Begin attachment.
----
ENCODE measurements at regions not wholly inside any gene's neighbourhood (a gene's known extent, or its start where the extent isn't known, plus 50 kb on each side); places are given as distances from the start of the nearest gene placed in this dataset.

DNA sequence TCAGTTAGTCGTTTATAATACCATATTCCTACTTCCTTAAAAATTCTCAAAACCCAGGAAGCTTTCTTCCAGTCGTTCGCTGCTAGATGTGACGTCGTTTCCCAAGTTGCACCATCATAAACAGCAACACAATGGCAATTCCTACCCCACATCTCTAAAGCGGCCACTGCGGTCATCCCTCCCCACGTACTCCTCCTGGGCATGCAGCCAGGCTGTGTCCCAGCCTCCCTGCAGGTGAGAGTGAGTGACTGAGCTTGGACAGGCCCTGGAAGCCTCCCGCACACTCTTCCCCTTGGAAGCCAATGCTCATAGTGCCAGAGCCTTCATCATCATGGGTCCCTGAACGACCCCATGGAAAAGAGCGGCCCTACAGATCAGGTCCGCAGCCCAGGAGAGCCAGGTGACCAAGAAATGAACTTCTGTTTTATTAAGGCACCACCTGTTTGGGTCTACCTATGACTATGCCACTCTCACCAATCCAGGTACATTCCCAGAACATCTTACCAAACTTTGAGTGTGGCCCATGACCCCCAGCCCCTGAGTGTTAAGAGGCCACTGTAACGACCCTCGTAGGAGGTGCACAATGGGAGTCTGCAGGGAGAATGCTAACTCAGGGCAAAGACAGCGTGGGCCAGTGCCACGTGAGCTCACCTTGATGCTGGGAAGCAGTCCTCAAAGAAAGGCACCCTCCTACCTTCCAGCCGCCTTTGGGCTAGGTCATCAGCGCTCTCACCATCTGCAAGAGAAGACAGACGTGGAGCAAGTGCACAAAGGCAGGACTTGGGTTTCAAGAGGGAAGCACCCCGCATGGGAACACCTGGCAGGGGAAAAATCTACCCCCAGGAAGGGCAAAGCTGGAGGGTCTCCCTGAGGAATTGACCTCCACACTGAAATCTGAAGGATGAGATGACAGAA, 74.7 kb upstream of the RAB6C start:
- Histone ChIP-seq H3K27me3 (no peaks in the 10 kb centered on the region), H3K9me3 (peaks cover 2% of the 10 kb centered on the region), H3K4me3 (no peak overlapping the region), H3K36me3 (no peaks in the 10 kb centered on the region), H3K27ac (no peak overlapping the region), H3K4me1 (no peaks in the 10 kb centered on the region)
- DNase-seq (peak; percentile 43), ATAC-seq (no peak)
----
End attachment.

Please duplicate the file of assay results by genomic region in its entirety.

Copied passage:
ENCODE measurements at regions not wholly inside any gene's neighbourhood (a gene's known extent, or its start where the extent isn't known, plus 50 kb on each side); places are given as distances from the start of the nearest gene placed in this dataset.

DNA sequence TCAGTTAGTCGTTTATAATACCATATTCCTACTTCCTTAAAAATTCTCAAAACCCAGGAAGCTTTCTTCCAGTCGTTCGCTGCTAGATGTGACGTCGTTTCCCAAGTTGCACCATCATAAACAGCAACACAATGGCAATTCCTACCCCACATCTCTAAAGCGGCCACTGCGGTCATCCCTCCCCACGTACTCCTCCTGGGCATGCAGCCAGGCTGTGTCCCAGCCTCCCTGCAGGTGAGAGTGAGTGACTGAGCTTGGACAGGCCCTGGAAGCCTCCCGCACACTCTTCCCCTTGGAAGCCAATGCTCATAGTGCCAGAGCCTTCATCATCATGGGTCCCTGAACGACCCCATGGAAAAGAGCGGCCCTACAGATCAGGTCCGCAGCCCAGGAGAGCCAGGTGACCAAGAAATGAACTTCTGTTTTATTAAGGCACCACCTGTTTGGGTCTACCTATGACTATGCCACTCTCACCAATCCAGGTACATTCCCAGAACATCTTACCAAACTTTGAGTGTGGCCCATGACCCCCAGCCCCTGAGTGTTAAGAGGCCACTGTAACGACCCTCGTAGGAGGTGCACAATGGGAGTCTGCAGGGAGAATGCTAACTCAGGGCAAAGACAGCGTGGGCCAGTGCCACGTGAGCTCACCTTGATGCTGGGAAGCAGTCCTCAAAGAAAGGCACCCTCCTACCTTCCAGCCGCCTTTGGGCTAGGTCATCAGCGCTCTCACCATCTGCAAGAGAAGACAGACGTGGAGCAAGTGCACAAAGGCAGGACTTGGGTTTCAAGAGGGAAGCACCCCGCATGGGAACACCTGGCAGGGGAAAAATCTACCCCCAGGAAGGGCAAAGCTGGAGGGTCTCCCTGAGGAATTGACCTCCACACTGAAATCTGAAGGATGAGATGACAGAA, 74.7 kb upstream of the RAB6C start:
- Histone ChIP-seq H3K27me3 (no peaks in the 10 kb centered on the region), H3K9me3 (peaks cover 2% of the 10 kb centered on the region), H3K4me3 (no peak overlapping the region), H3K36me3 (no peaks in the 10 kb centered on the region), H3K27ac (no peak overlapping the region), H3K4me1 (no peaks in the 10 kb centered on the region)
- DNase-seq (peak; percentile 43), ATAC-seq (no peak)